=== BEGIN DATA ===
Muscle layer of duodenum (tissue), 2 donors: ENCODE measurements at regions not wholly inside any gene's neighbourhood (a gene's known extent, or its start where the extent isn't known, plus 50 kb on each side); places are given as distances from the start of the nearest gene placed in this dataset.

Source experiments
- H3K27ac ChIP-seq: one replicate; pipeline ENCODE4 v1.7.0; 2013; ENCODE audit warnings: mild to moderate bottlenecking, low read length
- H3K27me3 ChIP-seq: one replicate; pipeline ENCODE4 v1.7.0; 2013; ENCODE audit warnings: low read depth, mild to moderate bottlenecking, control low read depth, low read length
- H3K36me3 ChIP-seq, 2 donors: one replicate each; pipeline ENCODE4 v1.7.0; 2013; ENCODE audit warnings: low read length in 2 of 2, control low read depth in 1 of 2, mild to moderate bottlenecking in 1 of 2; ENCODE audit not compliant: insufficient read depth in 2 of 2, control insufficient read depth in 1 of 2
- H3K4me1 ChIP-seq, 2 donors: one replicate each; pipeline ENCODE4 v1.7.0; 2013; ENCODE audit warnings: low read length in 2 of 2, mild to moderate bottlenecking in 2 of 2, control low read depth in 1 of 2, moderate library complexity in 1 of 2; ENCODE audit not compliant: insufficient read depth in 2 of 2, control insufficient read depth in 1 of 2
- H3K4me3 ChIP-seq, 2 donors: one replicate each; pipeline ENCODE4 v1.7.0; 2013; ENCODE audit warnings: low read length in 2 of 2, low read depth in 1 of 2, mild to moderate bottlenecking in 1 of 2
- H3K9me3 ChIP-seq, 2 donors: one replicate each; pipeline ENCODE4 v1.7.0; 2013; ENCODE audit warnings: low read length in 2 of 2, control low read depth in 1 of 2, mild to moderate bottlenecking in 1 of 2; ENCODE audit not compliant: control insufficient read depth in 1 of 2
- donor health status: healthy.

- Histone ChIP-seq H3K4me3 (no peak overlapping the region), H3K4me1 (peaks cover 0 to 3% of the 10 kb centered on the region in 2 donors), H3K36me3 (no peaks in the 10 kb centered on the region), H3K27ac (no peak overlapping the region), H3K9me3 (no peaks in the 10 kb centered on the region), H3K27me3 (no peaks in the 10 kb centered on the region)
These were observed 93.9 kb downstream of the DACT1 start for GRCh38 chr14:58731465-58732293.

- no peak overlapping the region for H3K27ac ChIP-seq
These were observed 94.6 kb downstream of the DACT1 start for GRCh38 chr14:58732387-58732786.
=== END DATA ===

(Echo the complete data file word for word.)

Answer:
Muscle layer of duodenum (tissue), 2 donors: ENCODE measurements at regions not wholly inside any gene's neighbourhood (a gene's known extent, or its start where the extent isn't known, plus 50 kb on each side); places are given as distances from the start of the nearest gene placed in this dataset.

Source experiments
- H3K27ac ChIP-seq: one replicate; pipeline ENCODE4 v1.7.0; 2013; ENCODE audit warnings: mild to moderate bottlenecking, low read length
- H3K27me3 ChIP-seq: one replicate; pipeline ENCODE4 v1.7.0; 2013; ENCODE audit warnings: low read depth, mild to moderate bottlenecking, control low read depth, low read length
- H3K36me3 ChIP-seq, 2 donors: one replicate each; pipeline ENCODE4 v1.7.0; 2013; ENCODE audit warnings: low read length in 2 of 2, control low read depth in 1 of 2, mild to moderate bottlenecking in 1 of 2; ENCODE audit not compliant: insufficient read depth in 2 of 2, control insufficient read depth in 1 of 2
- H3K4me1 ChIP-seq, 2 donors: one replicate each; pipeline ENCODE4 v1.7.0; 2013; ENCODE audit warnings: low read length in 2 of 2, mild to moderate bottlenecking in 2 of 2, control low read depth in 1 of 2, moderate library complexity in 1 of 2; ENCODE audit not compliant: insufficient read depth in 2 of 2, control insufficient read depth in 1 of 2
- H3K4me3 ChIP-seq, 2 donors: one replicate each; pipeline ENCODE4 v1.7.0; 2013; ENCODE audit warnings: low read length in 2 of 2, low read depth in 1 of 2, mild to moderate bottlenecking in 1 of 2
- H3K9me3 ChIP-seq, 2 donors: one replicate each; pipeline ENCODE4 v1.7.0; 2013; ENCODE audit warnings: low read length in 2 of 2, control low read depth in 1 of 2, mild to moderate bottlenecking in 1 of 2; ENCODE audit not compliant: control insufficient read depth in 1 of 2
- donor health status: healthy.

- Histone ChIP-seq H3K4me3 (no peak overlapping the region), H3K4me1 (peaks cover 0 to 3% of the 10 kb centered on the region in 2 donors), H3K36me3 (no peaks in the 10 kb centered on the region), H3K27ac (no peak overlapping the region), H3K9me3 (no peaks in the 10 kb centered on the region), H3K27me3 (no peaks in the 10 kb centered on the region)
These were observed 93.9 kb downstream of the DACT1 start for GRCh38 chr14:58731465-58732293.

- no peak overlapping the region for H3K27ac ChIP-seq
These were observed 94.6 kb downstream of the DACT1 start for GRCh38 chr14:58732387-58732786.